A man who fled the scene of a crash that left a promising Tauranga sportsman seriously injured has lost his licence for a year.
Jonathan Martelli lost control of his car on the newly sealed entrance to the Tect Arena at Baypark in September last year, sliding in the loose gravel and smashing head-on into then 16-year-old scooter rider Alex Schipper.
The impact flung the promising basketball star, who had been working at a Breakers match at the Tect Arena, on to the bonnet of Martelli's car.
The 2.08m athlete - who had been hand-picked to attend a Junior Breaker's Academy basketball camp - slid to the ground with several fractures to his right leg.
Martelli, now 21, paused in his car long enough to see bystanders rush to help Alex, and notice a security car headed towards him, before taking off.
The next day he handed himself in to Rotorua police and was charged with careless driving causing injury and failing to stop and ascertain whether anyone was injured.
Martelli, who works as a farm manager in Reporoa, went to Tauranga Hospital to apologise to Alex and paid reparation of $2400 for the cost of the scooter, which was new. He also paid Alex another $2600 to cover medical costs and loss of wages.
Alex started walking without crutches five weeks ago, was due to start casual work at Tect Arena again today and was to head back to the surgeon tomorrow.
He hopes that within a year's time he will be able to return to the level of basketball he was playing before the accident.
Now 17, Alex told the Bay of Plenty Times he had forgiven Martelli.
"Me and him are on pretty good terms. He's done everything right [since the crash]," he said.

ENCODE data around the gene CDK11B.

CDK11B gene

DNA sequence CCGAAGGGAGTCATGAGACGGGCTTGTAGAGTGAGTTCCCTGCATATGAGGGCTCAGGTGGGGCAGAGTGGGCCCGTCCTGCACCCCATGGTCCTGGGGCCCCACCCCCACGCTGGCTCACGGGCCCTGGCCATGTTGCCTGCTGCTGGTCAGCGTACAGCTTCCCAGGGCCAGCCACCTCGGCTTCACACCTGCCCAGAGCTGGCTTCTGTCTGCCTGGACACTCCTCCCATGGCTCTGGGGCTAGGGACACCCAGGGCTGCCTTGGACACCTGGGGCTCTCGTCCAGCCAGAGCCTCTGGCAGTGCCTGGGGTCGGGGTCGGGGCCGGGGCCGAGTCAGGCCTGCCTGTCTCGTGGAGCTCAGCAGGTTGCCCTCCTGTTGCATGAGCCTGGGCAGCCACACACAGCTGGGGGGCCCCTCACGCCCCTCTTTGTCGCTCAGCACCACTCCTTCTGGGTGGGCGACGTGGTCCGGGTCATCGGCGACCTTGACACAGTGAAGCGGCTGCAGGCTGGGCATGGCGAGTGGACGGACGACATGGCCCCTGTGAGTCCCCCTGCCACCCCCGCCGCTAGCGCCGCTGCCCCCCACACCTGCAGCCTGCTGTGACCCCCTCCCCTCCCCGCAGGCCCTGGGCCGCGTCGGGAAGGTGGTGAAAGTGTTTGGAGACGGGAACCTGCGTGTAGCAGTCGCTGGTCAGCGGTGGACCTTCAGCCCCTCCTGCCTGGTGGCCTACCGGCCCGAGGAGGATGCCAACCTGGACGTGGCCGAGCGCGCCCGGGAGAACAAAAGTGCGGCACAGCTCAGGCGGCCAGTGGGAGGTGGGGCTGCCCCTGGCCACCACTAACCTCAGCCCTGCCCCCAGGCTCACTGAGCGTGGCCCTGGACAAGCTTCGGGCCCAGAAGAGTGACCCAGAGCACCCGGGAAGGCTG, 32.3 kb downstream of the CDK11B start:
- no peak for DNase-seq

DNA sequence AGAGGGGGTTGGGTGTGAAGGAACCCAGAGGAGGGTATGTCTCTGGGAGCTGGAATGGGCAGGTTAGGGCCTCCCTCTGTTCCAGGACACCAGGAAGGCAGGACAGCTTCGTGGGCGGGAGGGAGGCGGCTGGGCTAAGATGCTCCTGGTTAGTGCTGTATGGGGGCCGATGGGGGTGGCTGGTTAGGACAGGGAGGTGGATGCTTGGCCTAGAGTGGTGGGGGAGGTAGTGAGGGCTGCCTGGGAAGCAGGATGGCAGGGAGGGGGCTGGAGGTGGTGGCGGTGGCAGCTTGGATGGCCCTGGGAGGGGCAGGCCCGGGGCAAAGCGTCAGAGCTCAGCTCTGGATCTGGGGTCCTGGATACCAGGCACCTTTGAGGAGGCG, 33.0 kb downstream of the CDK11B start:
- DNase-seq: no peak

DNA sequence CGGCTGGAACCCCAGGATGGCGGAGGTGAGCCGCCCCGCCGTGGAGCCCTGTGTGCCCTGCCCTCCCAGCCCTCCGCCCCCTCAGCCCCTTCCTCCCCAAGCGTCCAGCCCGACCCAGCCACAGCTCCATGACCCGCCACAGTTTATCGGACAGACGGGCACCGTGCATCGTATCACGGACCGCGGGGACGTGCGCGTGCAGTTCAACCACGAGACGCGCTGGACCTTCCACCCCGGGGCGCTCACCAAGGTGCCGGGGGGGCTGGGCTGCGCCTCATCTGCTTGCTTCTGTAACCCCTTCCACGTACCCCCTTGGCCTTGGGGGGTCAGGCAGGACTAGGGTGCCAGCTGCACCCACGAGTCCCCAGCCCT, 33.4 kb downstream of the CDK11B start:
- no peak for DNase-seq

In the Tauranga District Court yesterday, Judge Paul Geoghan said once Martelli understood the enormity of his actions he had done everything he could to put things right.
But he described Martelli's decision to leave the scene of the accident as "an appalling error of judgment".
"You have put it down to panic and I can understand that to a degree," he said.
Martelli had not been speeding and Judge Geoghan described his driving as careless rather than reckless or dangerous.
"Just too fast for the conditions," he said.
However, Judge Geoghan said a sense of, "respect and common decency" should have seen Martelli remain at the scene of the life-changing accident.
"This is a situation that's difficulty to impose an appropriate sentence because in respect of the victim nothing can recover what he may have lost," he said.
He asked Martelli if he knew how his victim was recovering and he replied that he was able to walk again.
Judge Geoghan gave Martelli, "very significant credit" for handing himself in to police, for meeting his victim and paying reparation.
He also took Martelli's previously clean record into account.
"I have no doubt that you are in the category of offenders who will not be coming back to the courts," he said.